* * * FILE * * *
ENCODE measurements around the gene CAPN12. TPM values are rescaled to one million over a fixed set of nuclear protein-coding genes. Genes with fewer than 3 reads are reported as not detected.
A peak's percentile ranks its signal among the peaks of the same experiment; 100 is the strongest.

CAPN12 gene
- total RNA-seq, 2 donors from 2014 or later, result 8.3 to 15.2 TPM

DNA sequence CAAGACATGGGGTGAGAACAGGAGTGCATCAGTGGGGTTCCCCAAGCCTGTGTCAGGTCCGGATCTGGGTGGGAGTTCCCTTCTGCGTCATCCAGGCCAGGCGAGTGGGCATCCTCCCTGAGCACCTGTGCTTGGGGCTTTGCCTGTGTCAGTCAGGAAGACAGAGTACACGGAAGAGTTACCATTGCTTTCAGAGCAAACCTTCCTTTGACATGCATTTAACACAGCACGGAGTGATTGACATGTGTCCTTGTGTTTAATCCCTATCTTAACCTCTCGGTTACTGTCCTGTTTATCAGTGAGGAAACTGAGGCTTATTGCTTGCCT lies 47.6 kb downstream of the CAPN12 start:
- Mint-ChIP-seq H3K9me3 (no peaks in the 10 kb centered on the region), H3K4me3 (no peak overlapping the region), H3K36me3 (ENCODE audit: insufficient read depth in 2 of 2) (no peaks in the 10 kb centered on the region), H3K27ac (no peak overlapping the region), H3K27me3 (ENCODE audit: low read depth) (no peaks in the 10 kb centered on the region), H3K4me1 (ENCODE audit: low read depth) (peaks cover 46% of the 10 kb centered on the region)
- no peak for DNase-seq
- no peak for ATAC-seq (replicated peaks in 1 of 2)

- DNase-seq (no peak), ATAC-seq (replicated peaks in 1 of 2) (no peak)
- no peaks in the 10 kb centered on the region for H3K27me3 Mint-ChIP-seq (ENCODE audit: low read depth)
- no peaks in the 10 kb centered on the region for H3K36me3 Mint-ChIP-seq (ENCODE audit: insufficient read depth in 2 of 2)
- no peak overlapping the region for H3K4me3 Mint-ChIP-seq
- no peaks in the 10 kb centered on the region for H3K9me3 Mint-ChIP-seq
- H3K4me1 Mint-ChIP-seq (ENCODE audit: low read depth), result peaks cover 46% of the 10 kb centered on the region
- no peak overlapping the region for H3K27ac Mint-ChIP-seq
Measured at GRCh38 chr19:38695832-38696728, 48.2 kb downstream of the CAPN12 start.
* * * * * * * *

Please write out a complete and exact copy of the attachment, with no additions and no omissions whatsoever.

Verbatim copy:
ENCODE measurements around the gene CAPN12. TPM values are rescaled to one million over a fixed set of nuclear protein-coding genes. Genes with fewer than 3 reads are reported as not detected.
A peak's percentile ranks its signal among the peaks of the same experiment; 100 is the strongest.

CAPN12 gene
- total RNA-seq, 2 donors from 2014 or later, result 8.3 to 15.2 TPM

DNA sequence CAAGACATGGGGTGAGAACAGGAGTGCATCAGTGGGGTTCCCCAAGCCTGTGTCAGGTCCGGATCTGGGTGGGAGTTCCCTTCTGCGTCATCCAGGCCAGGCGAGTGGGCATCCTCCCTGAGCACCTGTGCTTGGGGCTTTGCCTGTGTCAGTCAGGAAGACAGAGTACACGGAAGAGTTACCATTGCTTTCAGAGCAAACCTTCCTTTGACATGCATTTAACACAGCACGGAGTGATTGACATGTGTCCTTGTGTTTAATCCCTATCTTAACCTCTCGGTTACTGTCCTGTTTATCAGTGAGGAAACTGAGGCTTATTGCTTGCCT lies 47.6 kb downstream of the CAPN12 start:
- Mint-ChIP-seq H3K9me3 (no peaks in the 10 kb centered on the region), H3K4me3 (no peak overlapping the region), H3K36me3 (ENCODE audit: insufficient read depth in 2 of 2) (no peaks in the 10 kb centered on the region), H3K27ac (no peak overlapping the region), H3K27me3 (ENCODE audit: low read depth) (no peaks in the 10 kb centered on the region), H3K4me1 (ENCODE audit: low read depth) (peaks cover 46% of the 10 kb centered on the region)
- no peak for DNase-seq
- no peak for ATAC-seq (replicated peaks in 1 of 2)

- DNase-seq (no peak), ATAC-seq (replicated peaks in 1 of 2) (no peak)
- no peaks in the 10 kb centered on the region for H3K27me3 Mint-ChIP-seq (ENCODE audit: low read depth)
- no peaks in the 10 kb centered on the region for H3K36me3 Mint-ChIP-seq (ENCODE audit: insufficient read depth in 2 of 2)
- no peak overlapping the region for H3K4me3 Mint-ChIP-seq
- no peaks in the 10 kb centered on the region for H3K9me3 Mint-ChIP-seq
- H3K4me1 Mint-ChIP-seq (ENCODE audit: low read depth), result peaks cover 46% of the 10 kb centered on the region
- no peak overlapping the region for H3K27ac Mint-ChIP-seq
Measured at GRCh38 chr19:38695832-38696728, 48.2 kb downstream of the CAPN12 start.